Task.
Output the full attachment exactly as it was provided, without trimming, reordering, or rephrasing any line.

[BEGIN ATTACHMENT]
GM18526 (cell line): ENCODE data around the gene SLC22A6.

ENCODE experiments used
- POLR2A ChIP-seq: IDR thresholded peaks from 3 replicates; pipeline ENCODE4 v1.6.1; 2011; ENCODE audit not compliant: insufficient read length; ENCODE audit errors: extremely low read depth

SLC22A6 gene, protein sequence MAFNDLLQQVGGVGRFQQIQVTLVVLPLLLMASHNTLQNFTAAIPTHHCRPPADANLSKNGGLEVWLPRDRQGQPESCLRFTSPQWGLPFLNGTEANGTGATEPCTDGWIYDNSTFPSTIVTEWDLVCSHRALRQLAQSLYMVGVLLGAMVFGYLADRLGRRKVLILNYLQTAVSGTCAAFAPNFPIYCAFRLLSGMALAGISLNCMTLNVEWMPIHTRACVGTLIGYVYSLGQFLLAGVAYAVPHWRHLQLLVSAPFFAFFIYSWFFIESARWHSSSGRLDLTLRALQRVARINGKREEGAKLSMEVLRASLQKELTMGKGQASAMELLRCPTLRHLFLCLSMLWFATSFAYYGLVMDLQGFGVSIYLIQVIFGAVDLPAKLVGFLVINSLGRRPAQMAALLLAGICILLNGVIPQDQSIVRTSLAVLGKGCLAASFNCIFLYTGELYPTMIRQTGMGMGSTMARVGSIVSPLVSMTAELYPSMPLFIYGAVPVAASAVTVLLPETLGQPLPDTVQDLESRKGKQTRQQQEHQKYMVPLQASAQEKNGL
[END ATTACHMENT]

GM18526 (cell line): ENCODE data around the gene SLC22A6.

ENCODE experiments used
- POLR2A ChIP-seq: IDR thresholded peaks from 3 replicates; pipeline ENCODE4 v1.6.1; 2011; ENCODE audit not compliant: insufficient read length; ENCODE audit errors: extremely low read depth

SLC22A6 gene, protein sequence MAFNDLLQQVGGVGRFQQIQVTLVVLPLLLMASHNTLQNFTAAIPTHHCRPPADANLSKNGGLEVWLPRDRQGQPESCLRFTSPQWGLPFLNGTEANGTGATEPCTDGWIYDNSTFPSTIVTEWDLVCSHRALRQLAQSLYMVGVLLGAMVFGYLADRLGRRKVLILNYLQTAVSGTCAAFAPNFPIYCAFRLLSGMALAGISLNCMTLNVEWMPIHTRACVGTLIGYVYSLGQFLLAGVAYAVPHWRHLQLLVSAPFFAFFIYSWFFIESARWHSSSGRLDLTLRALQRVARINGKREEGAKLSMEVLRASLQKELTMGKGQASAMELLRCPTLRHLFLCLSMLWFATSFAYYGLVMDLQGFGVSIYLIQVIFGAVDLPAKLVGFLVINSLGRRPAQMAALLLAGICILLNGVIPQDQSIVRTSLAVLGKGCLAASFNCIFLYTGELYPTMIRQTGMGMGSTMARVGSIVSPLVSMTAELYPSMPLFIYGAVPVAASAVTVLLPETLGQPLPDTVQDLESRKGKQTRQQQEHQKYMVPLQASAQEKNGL